5. While holding the searchcoil level to the ground about 1-2 inches above the surface, slowly move the searchcoil over the area where you placed the sample, sweeping the searchcoil in a side-to-side motion.

Searchcoil Sweeping Hints:

· Never sweep the searchcoil as if it were a pendulum. Raising the searchcoil while sweeping or at the end of a sweep will cause false readings.

· Sweep slowly -- hurrying will cause you to miss targets.

If the detector detects the item, it sounds a tone and an arrow appears on the top display next to the type of metal it found.

If the detector does not detect the item, make sure the target mode is set correctly for the type of metal you are searching for (see "Setting a Target Mode" on Page 9), then repeat Step 5. Also, make sure you are moving the searchcoil correctly.

· The detector responds with a strong signal when it detects most valuable metal objects. If a signal does not repeat after you sweep the searchcoil over the target a few times, the target is probably junk metal.

· False signals can be caused by trashy ground, electrical interference, or large irregular pieces of junk metal. False signals are usually broken or non repeatable.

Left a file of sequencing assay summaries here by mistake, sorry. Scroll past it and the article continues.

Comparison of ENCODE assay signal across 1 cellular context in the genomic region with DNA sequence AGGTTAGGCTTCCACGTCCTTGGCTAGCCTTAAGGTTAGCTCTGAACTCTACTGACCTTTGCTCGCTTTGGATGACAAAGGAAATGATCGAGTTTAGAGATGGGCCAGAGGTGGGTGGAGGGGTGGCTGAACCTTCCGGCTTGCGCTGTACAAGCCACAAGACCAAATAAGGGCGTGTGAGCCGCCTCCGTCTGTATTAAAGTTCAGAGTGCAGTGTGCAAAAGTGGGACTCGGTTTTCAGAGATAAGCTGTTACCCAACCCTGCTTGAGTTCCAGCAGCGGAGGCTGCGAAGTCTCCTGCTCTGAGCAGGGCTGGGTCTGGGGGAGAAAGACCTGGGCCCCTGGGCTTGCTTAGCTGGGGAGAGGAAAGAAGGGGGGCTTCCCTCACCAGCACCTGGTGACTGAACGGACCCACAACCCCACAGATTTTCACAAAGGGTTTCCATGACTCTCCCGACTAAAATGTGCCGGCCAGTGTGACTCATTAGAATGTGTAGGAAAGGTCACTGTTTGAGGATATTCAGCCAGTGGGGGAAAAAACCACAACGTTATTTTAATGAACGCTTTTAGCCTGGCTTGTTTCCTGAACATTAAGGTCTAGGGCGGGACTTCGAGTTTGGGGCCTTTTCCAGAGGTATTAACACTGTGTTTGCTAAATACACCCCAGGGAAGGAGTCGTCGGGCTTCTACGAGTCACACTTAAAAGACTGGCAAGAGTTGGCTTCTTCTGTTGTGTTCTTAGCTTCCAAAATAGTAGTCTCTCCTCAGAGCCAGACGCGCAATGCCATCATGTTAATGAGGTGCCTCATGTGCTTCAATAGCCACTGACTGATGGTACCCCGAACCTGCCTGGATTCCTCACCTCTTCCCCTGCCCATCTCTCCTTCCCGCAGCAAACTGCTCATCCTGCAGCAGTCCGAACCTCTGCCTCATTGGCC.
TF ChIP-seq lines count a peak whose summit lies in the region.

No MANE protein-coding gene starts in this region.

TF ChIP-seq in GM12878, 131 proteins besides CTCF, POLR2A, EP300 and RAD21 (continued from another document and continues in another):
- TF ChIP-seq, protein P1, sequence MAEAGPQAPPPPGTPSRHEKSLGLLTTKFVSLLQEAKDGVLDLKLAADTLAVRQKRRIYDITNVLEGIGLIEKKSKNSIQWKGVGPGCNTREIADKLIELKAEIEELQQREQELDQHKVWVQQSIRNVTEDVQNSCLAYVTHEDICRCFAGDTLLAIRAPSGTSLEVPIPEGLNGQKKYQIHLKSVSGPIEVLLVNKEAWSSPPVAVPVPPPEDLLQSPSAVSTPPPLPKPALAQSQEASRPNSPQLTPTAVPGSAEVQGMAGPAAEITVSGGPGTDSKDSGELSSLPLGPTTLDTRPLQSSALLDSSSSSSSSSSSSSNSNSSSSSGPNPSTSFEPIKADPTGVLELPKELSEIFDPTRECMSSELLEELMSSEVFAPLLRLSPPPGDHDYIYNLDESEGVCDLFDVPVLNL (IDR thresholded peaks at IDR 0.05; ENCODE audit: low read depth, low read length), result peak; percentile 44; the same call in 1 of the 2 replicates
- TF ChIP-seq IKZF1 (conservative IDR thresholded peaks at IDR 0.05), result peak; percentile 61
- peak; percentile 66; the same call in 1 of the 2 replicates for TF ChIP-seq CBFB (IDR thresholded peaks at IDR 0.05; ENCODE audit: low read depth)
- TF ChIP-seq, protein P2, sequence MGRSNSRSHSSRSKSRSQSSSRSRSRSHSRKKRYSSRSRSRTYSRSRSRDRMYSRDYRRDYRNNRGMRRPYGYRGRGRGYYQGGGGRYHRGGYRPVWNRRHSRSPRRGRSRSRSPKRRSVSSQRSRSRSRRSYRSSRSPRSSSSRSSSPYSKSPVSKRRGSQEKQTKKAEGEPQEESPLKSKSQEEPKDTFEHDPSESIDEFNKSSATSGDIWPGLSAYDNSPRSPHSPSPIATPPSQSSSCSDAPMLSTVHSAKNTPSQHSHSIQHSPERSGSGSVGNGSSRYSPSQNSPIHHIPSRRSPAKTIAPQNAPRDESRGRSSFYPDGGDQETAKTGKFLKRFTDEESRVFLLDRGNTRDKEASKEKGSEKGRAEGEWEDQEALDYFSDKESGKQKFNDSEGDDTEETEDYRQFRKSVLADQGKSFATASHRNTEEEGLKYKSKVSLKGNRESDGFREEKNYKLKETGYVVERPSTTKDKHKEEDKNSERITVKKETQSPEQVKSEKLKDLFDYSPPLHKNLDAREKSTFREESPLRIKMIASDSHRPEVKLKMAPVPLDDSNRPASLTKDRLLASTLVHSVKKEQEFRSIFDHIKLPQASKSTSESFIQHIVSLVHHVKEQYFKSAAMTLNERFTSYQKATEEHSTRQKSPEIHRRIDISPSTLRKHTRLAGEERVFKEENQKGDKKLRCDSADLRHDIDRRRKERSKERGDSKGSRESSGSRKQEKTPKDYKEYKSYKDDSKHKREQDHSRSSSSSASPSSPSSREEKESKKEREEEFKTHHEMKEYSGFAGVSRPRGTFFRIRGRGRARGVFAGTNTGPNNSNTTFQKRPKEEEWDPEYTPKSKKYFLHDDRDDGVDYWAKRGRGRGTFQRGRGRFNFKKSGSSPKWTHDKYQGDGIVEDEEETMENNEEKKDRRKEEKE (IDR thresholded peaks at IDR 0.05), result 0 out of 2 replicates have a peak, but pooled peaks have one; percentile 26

6. Try finding other metal in the area. When you find a metal item, wait a few seconds after the tone stops before continuing, to allow the detector time to reset.

FALSE SIGNALS

Your detector is extremely sensitive, and will find even deeply-buried metal. Because of this, trash-induced signals and other sources of interference might cause signals that seem confusing. The key to handling these types of signals is to dig for only those targets that emit a strong, repeatable signal. As you sweep the searchcoil back and forth over the ground, learn to recognize the difference between signals that occur at random and signals that are stable and repeatable.

To reduce false signals when searching very trashy ground, scan only a small area at a time using slow, short overlapping sweeps. To help prevent erratic signals and pinpoint targets in trashy areas, try a smaller searchcoil (see "Optional Accessory" on Page 2).

FINE-TUNING THE DETECTOR

After you become familiar with how your detector works, you can fine tune it to make it less sensitive to interference and more selective in what it finds. For example, you can set it so it ignores junk metal such as pull tabs but still registers silver and copper coins.